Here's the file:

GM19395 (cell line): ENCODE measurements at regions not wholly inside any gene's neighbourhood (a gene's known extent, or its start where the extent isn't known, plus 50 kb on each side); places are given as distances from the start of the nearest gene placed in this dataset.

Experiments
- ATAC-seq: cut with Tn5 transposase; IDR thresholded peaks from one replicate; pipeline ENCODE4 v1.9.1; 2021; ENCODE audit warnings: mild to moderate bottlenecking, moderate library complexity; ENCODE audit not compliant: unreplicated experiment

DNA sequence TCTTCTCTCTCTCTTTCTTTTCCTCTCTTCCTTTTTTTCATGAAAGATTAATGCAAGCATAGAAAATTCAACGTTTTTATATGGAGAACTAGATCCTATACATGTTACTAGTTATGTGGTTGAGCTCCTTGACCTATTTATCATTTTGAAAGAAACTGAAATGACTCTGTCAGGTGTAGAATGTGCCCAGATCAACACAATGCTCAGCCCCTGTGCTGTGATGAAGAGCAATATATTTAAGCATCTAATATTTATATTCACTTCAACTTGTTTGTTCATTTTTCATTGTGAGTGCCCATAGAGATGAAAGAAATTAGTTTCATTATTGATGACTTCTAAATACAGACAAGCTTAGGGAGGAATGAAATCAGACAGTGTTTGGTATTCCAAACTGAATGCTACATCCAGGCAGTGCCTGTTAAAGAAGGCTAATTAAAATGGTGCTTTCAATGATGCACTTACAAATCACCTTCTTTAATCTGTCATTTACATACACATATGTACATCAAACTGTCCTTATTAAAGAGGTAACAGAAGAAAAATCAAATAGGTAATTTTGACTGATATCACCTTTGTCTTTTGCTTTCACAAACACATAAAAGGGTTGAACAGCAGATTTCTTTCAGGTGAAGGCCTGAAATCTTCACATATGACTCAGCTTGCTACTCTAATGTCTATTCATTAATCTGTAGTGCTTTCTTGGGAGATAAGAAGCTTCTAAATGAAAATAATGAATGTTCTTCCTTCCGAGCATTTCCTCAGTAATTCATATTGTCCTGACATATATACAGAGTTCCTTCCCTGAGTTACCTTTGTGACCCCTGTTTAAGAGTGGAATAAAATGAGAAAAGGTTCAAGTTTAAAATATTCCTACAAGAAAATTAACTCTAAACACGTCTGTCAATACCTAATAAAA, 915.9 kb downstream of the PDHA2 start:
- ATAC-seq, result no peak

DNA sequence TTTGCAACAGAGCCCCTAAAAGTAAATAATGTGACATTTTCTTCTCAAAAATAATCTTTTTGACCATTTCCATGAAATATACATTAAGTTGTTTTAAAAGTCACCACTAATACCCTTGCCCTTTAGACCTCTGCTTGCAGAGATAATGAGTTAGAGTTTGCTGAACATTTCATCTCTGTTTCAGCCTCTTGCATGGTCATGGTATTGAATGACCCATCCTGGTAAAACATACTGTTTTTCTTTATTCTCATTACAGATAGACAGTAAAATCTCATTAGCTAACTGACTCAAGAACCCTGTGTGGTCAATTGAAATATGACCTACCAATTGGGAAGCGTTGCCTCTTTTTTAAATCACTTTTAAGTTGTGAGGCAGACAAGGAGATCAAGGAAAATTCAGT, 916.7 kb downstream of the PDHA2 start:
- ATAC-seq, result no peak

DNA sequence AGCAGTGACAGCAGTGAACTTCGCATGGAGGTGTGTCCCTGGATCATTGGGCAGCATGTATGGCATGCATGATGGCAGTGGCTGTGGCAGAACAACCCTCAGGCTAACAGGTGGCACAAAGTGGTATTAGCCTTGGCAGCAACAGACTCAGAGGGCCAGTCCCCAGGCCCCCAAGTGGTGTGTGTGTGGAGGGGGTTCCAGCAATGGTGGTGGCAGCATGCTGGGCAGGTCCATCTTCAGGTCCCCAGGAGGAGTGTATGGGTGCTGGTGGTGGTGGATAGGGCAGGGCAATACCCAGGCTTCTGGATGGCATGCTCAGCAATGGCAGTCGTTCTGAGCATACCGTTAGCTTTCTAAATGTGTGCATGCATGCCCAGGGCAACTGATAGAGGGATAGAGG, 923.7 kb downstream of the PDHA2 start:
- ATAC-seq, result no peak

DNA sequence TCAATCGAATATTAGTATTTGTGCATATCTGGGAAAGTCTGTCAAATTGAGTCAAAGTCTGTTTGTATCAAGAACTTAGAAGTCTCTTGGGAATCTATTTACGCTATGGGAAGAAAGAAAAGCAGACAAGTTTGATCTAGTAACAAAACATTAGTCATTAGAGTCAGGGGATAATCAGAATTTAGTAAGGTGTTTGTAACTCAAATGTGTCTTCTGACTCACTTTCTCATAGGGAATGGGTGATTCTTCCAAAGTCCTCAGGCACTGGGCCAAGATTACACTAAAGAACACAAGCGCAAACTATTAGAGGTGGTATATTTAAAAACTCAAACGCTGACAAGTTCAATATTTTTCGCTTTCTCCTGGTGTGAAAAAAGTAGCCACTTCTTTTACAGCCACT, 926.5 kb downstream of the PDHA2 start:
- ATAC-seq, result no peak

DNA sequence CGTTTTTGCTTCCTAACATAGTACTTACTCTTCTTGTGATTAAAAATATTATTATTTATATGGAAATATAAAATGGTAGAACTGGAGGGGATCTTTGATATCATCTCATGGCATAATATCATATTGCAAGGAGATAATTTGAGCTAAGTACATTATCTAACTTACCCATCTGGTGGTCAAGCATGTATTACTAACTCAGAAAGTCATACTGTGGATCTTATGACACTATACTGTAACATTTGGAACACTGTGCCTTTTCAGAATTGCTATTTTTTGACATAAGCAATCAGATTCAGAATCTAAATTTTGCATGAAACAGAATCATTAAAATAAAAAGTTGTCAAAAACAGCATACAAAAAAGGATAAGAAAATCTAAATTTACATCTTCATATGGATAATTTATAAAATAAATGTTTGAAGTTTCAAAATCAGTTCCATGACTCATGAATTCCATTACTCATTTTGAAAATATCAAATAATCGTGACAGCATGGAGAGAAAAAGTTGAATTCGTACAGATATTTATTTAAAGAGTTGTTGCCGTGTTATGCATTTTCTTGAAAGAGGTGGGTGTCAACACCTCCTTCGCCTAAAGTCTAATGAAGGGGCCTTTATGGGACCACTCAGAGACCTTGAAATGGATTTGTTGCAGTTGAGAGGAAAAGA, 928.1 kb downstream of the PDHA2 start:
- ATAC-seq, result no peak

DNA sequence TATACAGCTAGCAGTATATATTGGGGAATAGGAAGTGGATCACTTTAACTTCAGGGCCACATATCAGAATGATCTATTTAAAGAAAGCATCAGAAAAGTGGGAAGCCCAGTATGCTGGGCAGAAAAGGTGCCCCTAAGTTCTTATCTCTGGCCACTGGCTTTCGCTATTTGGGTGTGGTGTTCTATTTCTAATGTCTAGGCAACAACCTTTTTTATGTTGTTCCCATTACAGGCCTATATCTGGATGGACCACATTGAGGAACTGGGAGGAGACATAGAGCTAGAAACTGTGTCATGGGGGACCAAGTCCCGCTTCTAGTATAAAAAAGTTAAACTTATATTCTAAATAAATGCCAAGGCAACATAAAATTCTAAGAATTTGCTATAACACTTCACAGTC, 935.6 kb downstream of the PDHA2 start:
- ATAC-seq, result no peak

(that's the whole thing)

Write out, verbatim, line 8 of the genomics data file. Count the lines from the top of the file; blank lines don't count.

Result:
DNA sequence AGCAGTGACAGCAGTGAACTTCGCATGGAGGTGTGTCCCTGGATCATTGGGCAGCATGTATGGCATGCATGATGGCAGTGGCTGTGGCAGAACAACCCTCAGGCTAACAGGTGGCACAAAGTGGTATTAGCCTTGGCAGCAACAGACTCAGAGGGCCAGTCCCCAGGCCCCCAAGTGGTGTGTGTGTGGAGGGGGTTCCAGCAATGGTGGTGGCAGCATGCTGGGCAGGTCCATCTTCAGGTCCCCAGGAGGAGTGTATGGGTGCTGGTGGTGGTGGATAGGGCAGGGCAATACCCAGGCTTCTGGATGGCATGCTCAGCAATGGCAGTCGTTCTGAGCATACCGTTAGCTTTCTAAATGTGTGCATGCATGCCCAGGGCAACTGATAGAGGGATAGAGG, 923.7 kb downstream of the PDHA2 start: